Wednesday, June 7, 2023

Some random items after a long period of inactivity

The first two miniatures are the androsphinx, Kamaljiori (Monsters of Exandria Set 1 #2), and an Adranach (Monsters of Tal'Dorei Set 2 #1) from the Critical Role Miniatures line.

Sphinxes from the Critical Role universe have both lion and eagle tails, but I'm not a fan of the design choice. However, as it turns out, the unwanted tail feathers were a perfect fit for the Reaper peryton that I bought 8 years ago.

The next miniature I've been working on is the Reaper Graveyard Golem (Bones 77526).

The miniature consists of five pieces in the newer Bones plastic. One of the parts was short shot, but I didn't actually notice until I was already finishing up with painting.

One of the things I didn't like about this sculpt was that it didn't have a right hand, so I did a bit of modification to make it fit my vision of the figure.

I was thinking about adding some crows perched on the "wings" of the golem, but it didn't feel quite right with the new, more action oriented pose.

The final miniature is Azael the Unfaithful from Rackham Miniatures. I think that in the Confrontation lore she is supposed to be some sort of undead, but I thought she would make a good fallen angel, so I decided to add some wings to the figure.

I based her look somewhat off of Nanael from Queen's Blade, with one withered wing, and one normal wing.

The right wing is from the Radiant Idol (Eberron: Rising from the Last War #32) from the Icons of the Realms Miniatures line.

While the left wing comes from a Deva (Snowbound #15) from the Icons of the Realms Miniatures line.

Thursday, May 4, 2023


Pazuzu is a Mesopotamian underworld deity personifying the west/southwest wind, and ruler of the lilû.

Louvre Museum, MNB 467

A statue of Pazuzu appeared in the 1973 film The Exorcist, which apparently garnered enough popularity, that it has received bit roles in various forms of media ever since.

The Exorcist, 1973

Adèle Blanc-Sec -
Le démon de la Tour Eiffel
, 1976

Legend, 1985

The Simpsons -
Treehouse of Horror XXVIII
, 2017

Godzilla: King of the Monsters, 2019

Spider-Man: Far From Home, 2019

House of Ashes, 2021

A couple of miniatures of Pazuzu exist, but the one I have is from the Citadel Demons Box Set from their RuneQuest line of miniatures.

An insert gave the gaming statistics for the various demons, with some notes on their combat strategies, but there wasn't much in the way of background provided for them. Some additional information appeared in White Dwarf 48, where the demons were given AD&D statistics.

The miniature vaguely fits the description of the mythological Pazuzu, but doesn't much look like the statue from the movie. I think I'm going to attach a scorpion tail to the miniature to align it closer to its appearance in Mesopotamian mythology.

British Museum 86263

Sunday, April 9, 2023

Topsy-turvy rabbits

Mikhail Bakhtin used the term "carnivalesque" to describe a literary style in which expectations and heirarchy are turned topsy-turvy. He linked the term to celebrations in medieval Europe, such as the Feast of Fools, the Feast of the Ass, and Carnival when chaos ruled, and the established order was turned on its head.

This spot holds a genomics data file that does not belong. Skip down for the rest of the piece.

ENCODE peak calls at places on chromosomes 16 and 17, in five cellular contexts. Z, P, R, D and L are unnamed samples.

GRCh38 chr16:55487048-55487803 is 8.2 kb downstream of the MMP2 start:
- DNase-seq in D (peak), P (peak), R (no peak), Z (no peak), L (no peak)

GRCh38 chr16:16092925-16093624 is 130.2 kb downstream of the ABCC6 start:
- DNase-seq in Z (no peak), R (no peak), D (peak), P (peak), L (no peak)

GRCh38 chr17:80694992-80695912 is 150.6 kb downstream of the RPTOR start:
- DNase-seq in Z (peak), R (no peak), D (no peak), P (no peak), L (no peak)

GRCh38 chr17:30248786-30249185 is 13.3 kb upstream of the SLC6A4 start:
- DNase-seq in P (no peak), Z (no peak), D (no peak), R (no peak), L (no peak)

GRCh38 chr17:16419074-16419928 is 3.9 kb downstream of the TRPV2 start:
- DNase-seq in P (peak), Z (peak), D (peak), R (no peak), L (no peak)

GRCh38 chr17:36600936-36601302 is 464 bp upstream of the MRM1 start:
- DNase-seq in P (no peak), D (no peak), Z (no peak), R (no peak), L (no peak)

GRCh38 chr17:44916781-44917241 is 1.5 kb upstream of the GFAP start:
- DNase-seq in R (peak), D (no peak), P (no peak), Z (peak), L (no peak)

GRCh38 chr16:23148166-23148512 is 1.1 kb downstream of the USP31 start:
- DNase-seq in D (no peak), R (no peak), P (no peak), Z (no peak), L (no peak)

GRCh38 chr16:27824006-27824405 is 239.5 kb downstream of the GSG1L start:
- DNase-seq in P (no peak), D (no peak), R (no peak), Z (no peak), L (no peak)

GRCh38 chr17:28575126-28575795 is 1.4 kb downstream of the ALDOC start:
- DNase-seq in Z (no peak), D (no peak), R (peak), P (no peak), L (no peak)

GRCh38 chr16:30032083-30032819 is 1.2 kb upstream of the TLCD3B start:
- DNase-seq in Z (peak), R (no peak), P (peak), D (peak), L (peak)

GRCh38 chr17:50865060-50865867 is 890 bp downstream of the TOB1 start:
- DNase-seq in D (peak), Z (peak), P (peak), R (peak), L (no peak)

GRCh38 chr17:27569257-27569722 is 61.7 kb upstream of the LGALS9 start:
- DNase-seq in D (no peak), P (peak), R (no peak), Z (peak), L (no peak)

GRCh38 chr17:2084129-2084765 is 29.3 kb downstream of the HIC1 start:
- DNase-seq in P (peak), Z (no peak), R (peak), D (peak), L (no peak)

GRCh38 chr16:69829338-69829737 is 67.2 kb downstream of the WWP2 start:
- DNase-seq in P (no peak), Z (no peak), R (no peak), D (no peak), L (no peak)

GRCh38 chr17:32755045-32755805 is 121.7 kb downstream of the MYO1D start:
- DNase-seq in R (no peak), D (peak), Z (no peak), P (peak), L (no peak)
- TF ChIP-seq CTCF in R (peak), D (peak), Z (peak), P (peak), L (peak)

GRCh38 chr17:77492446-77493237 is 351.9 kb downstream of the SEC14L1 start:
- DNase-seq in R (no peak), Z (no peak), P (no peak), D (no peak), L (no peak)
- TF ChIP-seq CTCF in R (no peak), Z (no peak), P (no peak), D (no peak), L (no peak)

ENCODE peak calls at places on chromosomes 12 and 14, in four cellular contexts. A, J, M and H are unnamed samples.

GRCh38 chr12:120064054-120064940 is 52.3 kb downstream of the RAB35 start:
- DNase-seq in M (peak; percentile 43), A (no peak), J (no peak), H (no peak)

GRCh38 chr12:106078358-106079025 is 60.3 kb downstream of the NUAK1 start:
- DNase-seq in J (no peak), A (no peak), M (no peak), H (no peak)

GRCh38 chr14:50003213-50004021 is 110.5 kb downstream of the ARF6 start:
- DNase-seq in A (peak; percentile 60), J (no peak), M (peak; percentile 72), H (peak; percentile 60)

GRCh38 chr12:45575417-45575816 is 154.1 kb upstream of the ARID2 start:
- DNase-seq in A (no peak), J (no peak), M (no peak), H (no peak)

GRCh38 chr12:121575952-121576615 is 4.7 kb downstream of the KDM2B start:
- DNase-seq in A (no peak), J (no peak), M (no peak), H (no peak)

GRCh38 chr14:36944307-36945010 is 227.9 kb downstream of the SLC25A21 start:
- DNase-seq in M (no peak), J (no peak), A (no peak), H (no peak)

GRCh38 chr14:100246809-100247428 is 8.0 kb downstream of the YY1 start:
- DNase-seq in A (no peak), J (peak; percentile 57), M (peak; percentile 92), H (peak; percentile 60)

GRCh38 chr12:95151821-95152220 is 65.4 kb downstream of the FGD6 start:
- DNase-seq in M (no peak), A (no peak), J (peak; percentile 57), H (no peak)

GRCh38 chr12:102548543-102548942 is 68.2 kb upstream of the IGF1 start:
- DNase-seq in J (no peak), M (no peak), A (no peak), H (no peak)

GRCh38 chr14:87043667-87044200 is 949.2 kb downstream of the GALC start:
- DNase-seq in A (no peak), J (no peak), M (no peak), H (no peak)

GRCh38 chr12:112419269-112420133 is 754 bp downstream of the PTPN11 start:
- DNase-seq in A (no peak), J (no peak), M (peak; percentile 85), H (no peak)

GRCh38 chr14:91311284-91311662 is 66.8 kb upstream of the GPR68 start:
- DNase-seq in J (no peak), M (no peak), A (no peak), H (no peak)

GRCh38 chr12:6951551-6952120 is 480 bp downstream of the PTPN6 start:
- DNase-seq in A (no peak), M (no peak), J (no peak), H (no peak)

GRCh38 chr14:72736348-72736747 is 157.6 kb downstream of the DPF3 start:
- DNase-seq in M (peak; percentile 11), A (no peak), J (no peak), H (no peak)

This type of inversion is also found in the marginalia of medieval manuscripts, the most famous examples are the so-called "killer rabbits".

Rabbits were viewed as innocent and vulnerable in medieval symbolism, with tapestries and illustrations often showing them being hunted as food by humans.

The marginalia subverted these concepts, and switched the roles of the rabbits and humans.

Skull & Crown Miniatures did a Kickstarter campaign a few of years back to turn these rabbits into miniatures. I was intrigued by the project, but didn't end up backing it.

Anyway, a couple of months ago, curiosity finally got the better of me, and I ordered a bunch of the rabbits. They're definitely big, but they're still shorter than the average 1/72 scale human, and don't seem too far off with respect to the apparent size of the typical killer rabbit shown in marginalia.

The first group of rabbits are from the Kickstarter Set (KR01). The set includes a separate heater style shield for one of the rabbits.

The next group is from the Hunting Party Set (KR02). The spear and crossbow poses are identical to ones from the previous set.

Whimsically, a snail rests on the gauntlet of the noble rabbit.

The next set includes another creature that is commonly encountered in marginalia, and is the Rabbit Mounted on Snail (KR06). The set includes an extra snail that I think was part of the 250 backer stretch goal of the Kickstarter campaign.

The miniature is based on a composite of two different illustrations.

The Rabbit Command Set (KR14) includes the same bagpipe pose from the Kickstarter Set, and the same mounted noble pose from the Hunting Party Set.

I also was able to get some figures from the Rabbit Trebuchet Set (KR17), Castle Siege Set, and Rabbit Ecclesiastical Set. Normally, the sets come with MDF architectural pieces, but Crown & Skull was kind enough to find some loose miniatures for me.

There is also a crossbow rabbit with the Trebuchet Set, but I didn't bother including one in the photo, since it is identical to the ones from the other sets.

It would have been nice if the Ecclesiastical Set contained all of the poses in the illustration on which it was based.

The final image is of the Wing’d Dog and Pilgrim Set (KR11). I ordered it because I liked the winged dog, and was curious about how tall the hounds were.

To conclude, I have to say that I really like these miniatures, and they are quite faithful to the illustrations found in medieval manuscripts (although the awkward 2D style rendition of the crossbow and crucifix are not ideal).